For those concerned that this is becoming a blog about political theory. Fear not. Normal service will soon resume.
But a skill for any campaigner is considering how the changing external context is affecting the issue that they’re campaigning on. As a result over the last few months I’ve been thinking a lot about what the uncertain and turbulent times mean for the political context we find ourselves in.
For a long time we’ve considered politics to be about right and left, and tried to place our targets and audiences on that. We’ve always know it was a little simplistic – David Bull explores this some more – but it works when thinking about who to target and who we need to demonstrates supports our issue or cause.
When you have a right of center government you have to consider who are the allies that you might be able to build on the right that you can engage in your coalition, or think about how you frame your message to appeal to ‘right of center’ voters. And the same happens when you have a left of center government.
But so much feels like it’s changed over the last 12 months I’ve started to think about different approach when considering where we place our targets – especially if the negotiations around Brexit dominate the political debate in the UK over the coming years
Instead of thinking about Left – Right, I’ve been thinking about needing to work from a Populist – Establishment/Internationalist – Isolationist matrix.
It’s built on the premise that perhaps there are groupings across political parties that have as much in common as others within their parties – we’ve long known that there are factions within parities – but the referendum seems to highlight new alliances across parties – see the emergence of More United led by Paddy Ashdown, or the continuation of Britain Stronger In becoming Open Britain with strong cross party support.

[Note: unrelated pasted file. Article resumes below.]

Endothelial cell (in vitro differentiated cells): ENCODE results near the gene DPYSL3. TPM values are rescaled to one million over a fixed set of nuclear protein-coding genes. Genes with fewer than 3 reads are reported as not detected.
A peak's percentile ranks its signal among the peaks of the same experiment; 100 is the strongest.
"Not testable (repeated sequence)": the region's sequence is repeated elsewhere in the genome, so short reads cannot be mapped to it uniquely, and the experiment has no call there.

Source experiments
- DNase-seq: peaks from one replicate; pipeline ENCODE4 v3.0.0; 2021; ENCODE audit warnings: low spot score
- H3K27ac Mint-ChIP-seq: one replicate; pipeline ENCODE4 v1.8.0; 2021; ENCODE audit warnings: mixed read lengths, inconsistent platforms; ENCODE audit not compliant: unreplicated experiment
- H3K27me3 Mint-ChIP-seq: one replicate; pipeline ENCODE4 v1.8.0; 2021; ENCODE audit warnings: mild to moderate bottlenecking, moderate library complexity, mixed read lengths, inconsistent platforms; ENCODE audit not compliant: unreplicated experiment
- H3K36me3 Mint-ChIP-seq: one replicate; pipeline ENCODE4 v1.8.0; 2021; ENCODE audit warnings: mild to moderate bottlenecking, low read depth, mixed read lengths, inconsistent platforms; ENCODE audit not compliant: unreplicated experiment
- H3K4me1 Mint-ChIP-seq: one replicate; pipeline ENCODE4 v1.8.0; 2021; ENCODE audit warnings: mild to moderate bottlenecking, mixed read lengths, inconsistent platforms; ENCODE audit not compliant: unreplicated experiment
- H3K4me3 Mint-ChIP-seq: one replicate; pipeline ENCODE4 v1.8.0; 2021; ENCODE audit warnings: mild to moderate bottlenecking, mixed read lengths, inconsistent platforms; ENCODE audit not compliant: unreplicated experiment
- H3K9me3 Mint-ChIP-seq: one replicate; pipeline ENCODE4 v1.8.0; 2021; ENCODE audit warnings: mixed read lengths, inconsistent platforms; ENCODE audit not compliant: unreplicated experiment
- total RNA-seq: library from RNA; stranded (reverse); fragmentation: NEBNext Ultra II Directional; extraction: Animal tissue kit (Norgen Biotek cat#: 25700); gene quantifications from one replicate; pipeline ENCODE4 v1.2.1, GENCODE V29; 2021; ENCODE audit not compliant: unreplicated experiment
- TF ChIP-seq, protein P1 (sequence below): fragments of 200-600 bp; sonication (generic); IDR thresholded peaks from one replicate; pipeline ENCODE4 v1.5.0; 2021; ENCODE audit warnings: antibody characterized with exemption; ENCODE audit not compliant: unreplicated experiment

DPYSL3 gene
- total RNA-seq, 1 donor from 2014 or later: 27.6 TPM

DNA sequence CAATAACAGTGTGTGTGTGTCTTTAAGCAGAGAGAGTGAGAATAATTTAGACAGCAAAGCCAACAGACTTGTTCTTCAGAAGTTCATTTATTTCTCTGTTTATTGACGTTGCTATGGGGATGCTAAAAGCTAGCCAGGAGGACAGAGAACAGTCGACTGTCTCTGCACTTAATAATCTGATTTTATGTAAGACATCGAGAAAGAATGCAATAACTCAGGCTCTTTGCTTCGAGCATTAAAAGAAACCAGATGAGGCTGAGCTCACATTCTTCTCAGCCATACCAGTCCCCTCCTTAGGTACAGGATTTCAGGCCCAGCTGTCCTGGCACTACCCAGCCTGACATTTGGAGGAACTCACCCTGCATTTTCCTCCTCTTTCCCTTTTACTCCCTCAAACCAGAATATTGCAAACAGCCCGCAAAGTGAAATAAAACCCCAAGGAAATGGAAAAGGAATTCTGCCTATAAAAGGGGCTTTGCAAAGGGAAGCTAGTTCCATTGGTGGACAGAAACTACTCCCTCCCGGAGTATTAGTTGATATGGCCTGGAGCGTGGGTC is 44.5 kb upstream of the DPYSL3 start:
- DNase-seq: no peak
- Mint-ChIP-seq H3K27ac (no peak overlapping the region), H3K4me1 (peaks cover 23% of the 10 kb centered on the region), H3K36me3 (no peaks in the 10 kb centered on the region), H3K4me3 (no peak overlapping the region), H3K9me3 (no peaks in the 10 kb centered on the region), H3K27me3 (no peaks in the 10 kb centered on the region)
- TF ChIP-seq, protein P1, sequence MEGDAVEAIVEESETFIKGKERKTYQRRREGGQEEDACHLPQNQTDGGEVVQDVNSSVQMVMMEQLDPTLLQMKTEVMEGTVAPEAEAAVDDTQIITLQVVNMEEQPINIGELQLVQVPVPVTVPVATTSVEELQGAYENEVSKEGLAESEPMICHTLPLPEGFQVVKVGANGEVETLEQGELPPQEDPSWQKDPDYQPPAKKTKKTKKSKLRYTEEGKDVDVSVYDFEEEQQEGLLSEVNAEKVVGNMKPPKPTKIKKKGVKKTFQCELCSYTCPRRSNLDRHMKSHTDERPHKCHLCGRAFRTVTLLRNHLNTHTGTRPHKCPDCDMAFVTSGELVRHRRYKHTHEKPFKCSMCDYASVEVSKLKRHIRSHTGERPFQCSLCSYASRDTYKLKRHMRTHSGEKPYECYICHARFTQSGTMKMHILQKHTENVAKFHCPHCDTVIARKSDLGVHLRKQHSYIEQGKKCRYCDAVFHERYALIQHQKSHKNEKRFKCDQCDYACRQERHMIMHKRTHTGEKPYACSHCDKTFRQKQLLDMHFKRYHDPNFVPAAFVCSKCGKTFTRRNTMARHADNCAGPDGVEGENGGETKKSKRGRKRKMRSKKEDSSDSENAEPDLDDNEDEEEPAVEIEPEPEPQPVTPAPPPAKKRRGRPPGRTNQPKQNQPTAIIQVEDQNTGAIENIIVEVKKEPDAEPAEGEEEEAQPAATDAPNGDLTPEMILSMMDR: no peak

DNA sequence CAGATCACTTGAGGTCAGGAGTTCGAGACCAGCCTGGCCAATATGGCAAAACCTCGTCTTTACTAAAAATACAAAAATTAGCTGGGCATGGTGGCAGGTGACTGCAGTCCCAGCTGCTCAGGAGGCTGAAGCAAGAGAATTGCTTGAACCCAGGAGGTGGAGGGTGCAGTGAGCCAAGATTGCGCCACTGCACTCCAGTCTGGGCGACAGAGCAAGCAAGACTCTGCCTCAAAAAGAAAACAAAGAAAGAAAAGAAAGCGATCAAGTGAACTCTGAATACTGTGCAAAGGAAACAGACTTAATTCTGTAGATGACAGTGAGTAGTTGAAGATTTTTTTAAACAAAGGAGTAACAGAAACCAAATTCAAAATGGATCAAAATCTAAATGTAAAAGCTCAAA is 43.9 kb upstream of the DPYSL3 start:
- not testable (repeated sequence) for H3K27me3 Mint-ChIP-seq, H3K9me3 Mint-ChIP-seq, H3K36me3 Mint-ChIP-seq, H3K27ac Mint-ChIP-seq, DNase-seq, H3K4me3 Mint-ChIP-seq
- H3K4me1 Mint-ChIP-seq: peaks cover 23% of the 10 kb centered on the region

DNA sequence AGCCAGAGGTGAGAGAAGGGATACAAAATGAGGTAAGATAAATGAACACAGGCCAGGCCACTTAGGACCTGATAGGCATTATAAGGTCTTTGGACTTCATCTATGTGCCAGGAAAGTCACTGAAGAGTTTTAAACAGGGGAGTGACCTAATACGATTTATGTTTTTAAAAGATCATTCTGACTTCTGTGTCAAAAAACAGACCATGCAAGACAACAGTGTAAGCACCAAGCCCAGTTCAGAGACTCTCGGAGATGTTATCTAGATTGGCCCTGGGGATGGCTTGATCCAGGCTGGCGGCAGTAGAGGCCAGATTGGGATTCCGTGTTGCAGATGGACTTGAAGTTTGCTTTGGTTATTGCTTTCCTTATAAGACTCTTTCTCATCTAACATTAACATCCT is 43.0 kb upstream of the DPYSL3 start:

Populist or Establishment – Lots has been written about the rise of Sanders and Corbyn on the political left, or populist movements on the right across Europe and beyond – all of whom have been able to position themselves as ‘anti establishment’. While part of the reason the Remain campaign failed in the EU referendum was that it wasn’t able to shed an establishment image against the more populist message that was being pushed by Vote Leave. This axis also throws up some interesting challenges for me about how many campaigning organisations and our messages are perceived – are we seen as too much part of the ‘establishment’?
Internationalist or Isolationist – this is a question about the range of policies that people want to see enacted, especially when it comes to Brexit. Internationalists are those that believe that the big challenges we face can only be solved by cooperation and collaboration across boundaries. Isolationists on the other hand believe that first and foremost it’s about solving the problems at home – it’s about ‘taking back control’ or ‘pulling up the drawbridge’ depending on your viewpoint.
But if that’s about political targets. What about the public?
This recent research from Social Market Foundation is well worth diving into. It suggests the public could now be grouped into eight political tribes – these aren’t going to replace the existing parties, but highlights that the political views of the public are more complex, and might shape the possible policy directions of the existing parties, as any good politician is going to think about how they can build an electoral coalition that can win.
I’ve tried to place the tribes onto the Populist – Establishment/Internationalist – Isolationist matrix – which is interesting to consider – especially when you reflect on the relative sizes of the different tribes.
The Social Market Foundation suggest that Our Britain accounts for 24% of the population, compared to 5% for the Community tribe. I think it shows that there is possibly a clear pull towards the Populist/Isolationist side of the matrix which could presents challenges that campaigners are going to have to overcome if politicians feel the need to tack towards that group to sure up electoral support.
I’m not suggesting that campaigners should adopt policies that will appeal to the Our Britain tribe, but as I’ve long argued, as campaigners we need to spend more time considering different perspectives, and understand that we often live in a bit of a ‘bubble’ so we need to become more aware of different tribes. This means finding ways our messages could resonate with other tribes, or find ways of expanding the tribes that support our calls, or at least giving the impression of more size.
Right, that’s the political theory lesson over – normal service will resume next week, but I’m interested in what people think – as a passionate internationalist I’m concerned about the need for voices in the populist and internationalist box that can energize and engage.